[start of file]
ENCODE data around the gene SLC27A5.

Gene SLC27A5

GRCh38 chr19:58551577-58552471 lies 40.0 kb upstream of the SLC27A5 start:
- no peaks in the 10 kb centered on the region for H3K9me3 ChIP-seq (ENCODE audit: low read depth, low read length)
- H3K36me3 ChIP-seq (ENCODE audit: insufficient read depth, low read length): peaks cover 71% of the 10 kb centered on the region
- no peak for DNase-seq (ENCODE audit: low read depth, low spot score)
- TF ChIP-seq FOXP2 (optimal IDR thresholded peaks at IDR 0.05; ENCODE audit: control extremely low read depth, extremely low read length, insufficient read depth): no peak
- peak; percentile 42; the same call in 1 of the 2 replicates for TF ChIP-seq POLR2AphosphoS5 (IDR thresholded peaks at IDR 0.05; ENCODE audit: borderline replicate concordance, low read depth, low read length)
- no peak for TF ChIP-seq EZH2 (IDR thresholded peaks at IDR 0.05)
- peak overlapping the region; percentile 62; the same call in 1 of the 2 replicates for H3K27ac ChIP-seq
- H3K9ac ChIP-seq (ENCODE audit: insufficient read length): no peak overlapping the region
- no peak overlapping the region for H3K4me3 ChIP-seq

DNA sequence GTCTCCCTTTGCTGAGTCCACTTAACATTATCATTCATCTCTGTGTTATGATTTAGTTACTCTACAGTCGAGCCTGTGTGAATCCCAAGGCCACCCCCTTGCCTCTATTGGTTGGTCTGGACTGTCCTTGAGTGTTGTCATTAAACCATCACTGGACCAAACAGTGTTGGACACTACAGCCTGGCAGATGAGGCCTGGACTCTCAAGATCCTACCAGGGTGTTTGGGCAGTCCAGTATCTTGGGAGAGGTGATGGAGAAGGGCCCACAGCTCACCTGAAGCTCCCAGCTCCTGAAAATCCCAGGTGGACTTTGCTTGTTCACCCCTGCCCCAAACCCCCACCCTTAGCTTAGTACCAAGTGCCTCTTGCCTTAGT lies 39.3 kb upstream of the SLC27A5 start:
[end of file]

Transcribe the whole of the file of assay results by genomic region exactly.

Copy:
ENCODE data around the gene SLC27A5.

Gene SLC27A5

GRCh38 chr19:58551577-58552471 lies 40.0 kb upstream of the SLC27A5 start:
- no peaks in the 10 kb centered on the region for H3K9me3 ChIP-seq (ENCODE audit: low read depth, low read length)
- H3K36me3 ChIP-seq (ENCODE audit: insufficient read depth, low read length): peaks cover 71% of the 10 kb centered on the region
- no peak for DNase-seq (ENCODE audit: low read depth, low spot score)
- TF ChIP-seq FOXP2 (optimal IDR thresholded peaks at IDR 0.05; ENCODE audit: control extremely low read depth, extremely low read length, insufficient read depth): no peak
- peak; percentile 42; the same call in 1 of the 2 replicates for TF ChIP-seq POLR2AphosphoS5 (IDR thresholded peaks at IDR 0.05; ENCODE audit: borderline replicate concordance, low read depth, low read length)
- no peak for TF ChIP-seq EZH2 (IDR thresholded peaks at IDR 0.05)
- peak overlapping the region; percentile 62; the same call in 1 of the 2 replicates for H3K27ac ChIP-seq
- H3K9ac ChIP-seq (ENCODE audit: insufficient read length): no peak overlapping the region
- no peak overlapping the region for H3K4me3 ChIP-seq

DNA sequence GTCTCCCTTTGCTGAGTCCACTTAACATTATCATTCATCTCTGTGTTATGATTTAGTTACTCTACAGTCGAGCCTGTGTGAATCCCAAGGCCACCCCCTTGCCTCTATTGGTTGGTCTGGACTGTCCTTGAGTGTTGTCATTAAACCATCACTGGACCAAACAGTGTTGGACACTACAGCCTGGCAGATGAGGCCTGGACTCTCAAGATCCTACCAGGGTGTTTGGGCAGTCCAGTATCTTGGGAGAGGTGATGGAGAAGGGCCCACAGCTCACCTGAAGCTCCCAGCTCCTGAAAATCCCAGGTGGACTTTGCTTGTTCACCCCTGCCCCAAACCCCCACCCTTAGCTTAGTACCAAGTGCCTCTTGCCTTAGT lies 39.3 kb upstream of the SLC27A5 start: